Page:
Chiesa di San Lorenzo



The church of Saint Lorenzo is located about half a kilometre from the village of Montiglio, on a hilly headland that stretches to the east towards the valley of the Versa river and currently forms part of the village cemetery.
Originally Saint Lorenzo was the village church of Montiglio, which was a transit point on the Roman road linking Asti with the Po and Industria (Monteu da Po). The village was so important that in the twelfth century, the hill above was chosen by the local lords associated with the Marquis of Monferrato, as the site for the construction of a new castle. It was also chosen to be home to one of the 12 medieval pieve ultra Padum under the jurisdiction of the Diocese of Vercelli. Saint Lorenzo is mentioned in these lists as early as the mid-tenth century. There are no descriptions of the original church and what remains today was rebuilt, according to historians, between the eleventh and twelfth centuries. In the mid-fourteenth century the church was in charge of ten other churches in neighbouring villages, from which it received decime (taxes). A quarter of these decime were given to the poor, a quarter to the diocese, a quarter to the church itself and a quarter to the church’s priest. Between the twelfth century and the beginning of the fourteenth the wars with Asti took place and in 1305 an army of Asti guelphs burned down Montiglio, in order to encourage the centralization of the town around the castle for defensive purposes, and to declare the abandonment of the Saint Lorenzo site. Between the fifteenth century and sixteenth centuries the church passed from the diocese of Vercelli to that of the newly established (in 1474) Casale and Saint Lorenzo lost the title of parish church. This marked the beginning of the end for the church, in 1577 it was declared a cemetery church and the bishop ordered the construction of a new parish church, larger than the old one, at the foot of the castle.
A design for the grand, original eleventh century church from 1783, which depicts its layout shows us a church with three naves closed by semicircular apses, with specific characteristics typical of the Monferrato Romanesque. Unfortunately in 1778, due to poor conservation, the church began to undergo significant changes: the two aisles were dismantled and reconstructed in the form of chapels and the side apses were eliminated and a pseudo-transept with Romanesque stone blocks was built in their place. The facade was rebuilt twice, firstly at the beginning of the nineteenth century in a neoclassical style by the architect Bossi, then in 1955 when it was rebuilt in its present form, an interrupted salient. Probably only the main apse, the triumphal arch, the central nave with its beautiful cruciform pillars and the clerestory remain of the original building. The rest has been reassembled into its current form, with some easily identifiable naivety: the wide, often crooked joints, bricks from different eras assembled haphazardly … Nevertheless Saint Lorenzo of Montiglio recounts one of the most significant chapters in the history of the Monferrato Romanesque. The body of sculpture on the beautiful capitals of the clerestory frames and around the apse’s windows, in their variety of decorative patterns and of “symbolic conventions”, are of extremely high representative quality. The capitals, unfortunately partially incorporated into the walls of the side chapels, are carved with recurring medieval religious themes: the eagle (the unattainability of God) the double-tailed siren (a warning against the temptations of women), foliage and grape bunches (the vine as a symbol of Christian life), the Agnus Dei and the monstrous faces of pseudo demons. All of these symbols demonstrate the importance of such images in medieval communications with an illiterate, often unbaptized population.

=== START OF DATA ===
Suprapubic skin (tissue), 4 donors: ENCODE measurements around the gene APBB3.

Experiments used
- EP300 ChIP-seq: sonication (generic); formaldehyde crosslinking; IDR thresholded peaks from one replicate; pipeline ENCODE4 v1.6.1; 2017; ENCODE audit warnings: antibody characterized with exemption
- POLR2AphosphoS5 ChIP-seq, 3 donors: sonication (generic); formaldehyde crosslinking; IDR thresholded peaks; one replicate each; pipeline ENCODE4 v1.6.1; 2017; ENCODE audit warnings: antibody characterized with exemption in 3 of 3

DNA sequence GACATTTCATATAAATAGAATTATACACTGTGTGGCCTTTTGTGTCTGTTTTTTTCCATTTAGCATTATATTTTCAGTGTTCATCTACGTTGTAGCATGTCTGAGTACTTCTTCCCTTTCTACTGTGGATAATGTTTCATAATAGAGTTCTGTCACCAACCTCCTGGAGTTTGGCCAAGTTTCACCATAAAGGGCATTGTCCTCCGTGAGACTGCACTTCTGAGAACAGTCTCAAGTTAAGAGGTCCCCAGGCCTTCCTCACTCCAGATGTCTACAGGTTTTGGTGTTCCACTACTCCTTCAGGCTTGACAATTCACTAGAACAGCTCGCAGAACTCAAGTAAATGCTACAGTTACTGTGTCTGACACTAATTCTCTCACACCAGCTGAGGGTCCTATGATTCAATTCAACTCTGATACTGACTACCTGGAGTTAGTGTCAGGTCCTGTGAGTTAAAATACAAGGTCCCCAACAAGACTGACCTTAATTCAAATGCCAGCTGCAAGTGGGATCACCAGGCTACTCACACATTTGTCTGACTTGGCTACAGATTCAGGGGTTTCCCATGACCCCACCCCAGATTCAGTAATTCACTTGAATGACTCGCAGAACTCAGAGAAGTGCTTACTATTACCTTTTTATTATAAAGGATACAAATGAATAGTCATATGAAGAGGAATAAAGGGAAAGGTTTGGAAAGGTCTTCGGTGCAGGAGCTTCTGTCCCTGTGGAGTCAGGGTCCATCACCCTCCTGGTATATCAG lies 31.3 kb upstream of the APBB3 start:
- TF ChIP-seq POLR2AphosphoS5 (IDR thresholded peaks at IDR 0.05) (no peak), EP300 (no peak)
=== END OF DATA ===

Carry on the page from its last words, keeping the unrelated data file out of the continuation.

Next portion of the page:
The external decorations of Saint Lorenzo are also rich in symbolism and workmanship. On the outisde of the apse there are copeaux stones carved in the form of faces which hold up the apse’s crowing with billettes decorations and cornicing. The south side of the clerestory is embellished with twisted, arched cornicing and ashlar stone arches carved with wicker decorations, branches and foliage. The variety of decorative themes employed here to enrich the stone blocks is particularly impressive: Solomon’s knots, palmettes, cornucopias, all sorts of fruit and vegetables. Perhaps these decorations are intended to evoke that paradise that awaits the medieval devotee?


PITTARELLO L. (editor), Le chiese romaniche delle campagne astigiane. Un repertorio per la loro conoscenza, conservazione, tutela, Torino -Asti, Soprintendenza per i beni ambientali e architettonici
del Piemonte – Provincia di Asti, 1984 (ed. 1998), pp. 134-139.
BATTISTONI M., LOMBARDINI S., TORRE A., editor, Comune di Montiglio, Schede storiche-territoriali dei comuni del Piemonte, s.d.
GALVAN C., Chiesa di San Lorenzo Montiglio, in editor, Osservatorio del Paesaggio, “Il paesaggio del romanico astigiano”, CRASTI, 2006, pp. 162-167.